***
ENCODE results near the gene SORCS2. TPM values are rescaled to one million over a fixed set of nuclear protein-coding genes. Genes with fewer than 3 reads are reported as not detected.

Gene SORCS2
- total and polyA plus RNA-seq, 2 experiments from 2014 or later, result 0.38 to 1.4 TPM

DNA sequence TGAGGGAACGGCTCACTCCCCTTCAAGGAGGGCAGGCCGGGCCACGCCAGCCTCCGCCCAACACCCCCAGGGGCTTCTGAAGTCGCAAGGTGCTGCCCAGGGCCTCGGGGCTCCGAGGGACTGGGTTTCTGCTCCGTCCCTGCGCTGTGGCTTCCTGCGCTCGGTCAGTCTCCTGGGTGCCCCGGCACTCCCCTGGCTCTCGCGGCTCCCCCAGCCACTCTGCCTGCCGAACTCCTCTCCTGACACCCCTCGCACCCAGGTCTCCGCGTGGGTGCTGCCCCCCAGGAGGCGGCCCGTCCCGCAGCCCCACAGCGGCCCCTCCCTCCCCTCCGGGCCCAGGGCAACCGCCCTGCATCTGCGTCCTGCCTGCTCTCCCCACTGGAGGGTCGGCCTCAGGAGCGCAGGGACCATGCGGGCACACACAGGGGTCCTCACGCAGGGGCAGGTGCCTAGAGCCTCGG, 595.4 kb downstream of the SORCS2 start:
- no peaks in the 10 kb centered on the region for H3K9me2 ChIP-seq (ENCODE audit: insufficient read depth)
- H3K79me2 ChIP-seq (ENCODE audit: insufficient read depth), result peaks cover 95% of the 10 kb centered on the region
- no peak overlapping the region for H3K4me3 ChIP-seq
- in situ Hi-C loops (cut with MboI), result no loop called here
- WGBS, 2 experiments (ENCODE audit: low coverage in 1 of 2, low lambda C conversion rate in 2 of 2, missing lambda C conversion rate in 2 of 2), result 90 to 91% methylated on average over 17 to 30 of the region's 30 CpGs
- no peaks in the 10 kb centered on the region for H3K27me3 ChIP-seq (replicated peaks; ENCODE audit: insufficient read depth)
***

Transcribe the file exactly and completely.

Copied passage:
ENCODE results near the gene SORCS2. TPM values are rescaled to one million over a fixed set of nuclear protein-coding genes. Genes with fewer than 3 reads are reported as not detected.

Gene SORCS2
- total and polyA plus RNA-seq, 2 experiments from 2014 or later, result 0.38 to 1.4 TPM

DNA sequence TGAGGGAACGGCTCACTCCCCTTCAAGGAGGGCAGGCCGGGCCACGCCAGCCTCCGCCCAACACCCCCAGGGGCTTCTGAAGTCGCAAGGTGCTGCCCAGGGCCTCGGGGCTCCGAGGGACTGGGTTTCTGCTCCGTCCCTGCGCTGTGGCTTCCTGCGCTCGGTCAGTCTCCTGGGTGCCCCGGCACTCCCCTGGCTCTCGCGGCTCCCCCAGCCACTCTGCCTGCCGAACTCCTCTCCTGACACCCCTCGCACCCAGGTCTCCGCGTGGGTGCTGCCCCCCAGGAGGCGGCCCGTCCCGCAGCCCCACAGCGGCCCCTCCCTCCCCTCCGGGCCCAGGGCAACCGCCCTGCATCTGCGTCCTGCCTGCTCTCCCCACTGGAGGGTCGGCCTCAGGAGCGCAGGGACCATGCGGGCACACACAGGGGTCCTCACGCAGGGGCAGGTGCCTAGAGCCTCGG, 595.4 kb downstream of the SORCS2 start:
- no peaks in the 10 kb centered on the region for H3K9me2 ChIP-seq (ENCODE audit: insufficient read depth)
- H3K79me2 ChIP-seq (ENCODE audit: insufficient read depth), result peaks cover 95% of the 10 kb centered on the region
- no peak overlapping the region for H3K4me3 ChIP-seq
- in situ Hi-C loops (cut with MboI), result no loop called here
- WGBS, 2 experiments (ENCODE audit: low coverage in 1 of 2, low lambda C conversion rate in 2 of 2, missing lambda C conversion rate in 2 of 2), result 90 to 91% methylated on average over 17 to 30 of the region's 30 CpGs
- no peaks in the 10 kb centered on the region for H3K27me3 ChIP-seq (replicated peaks; ENCODE audit: insufficient read depth)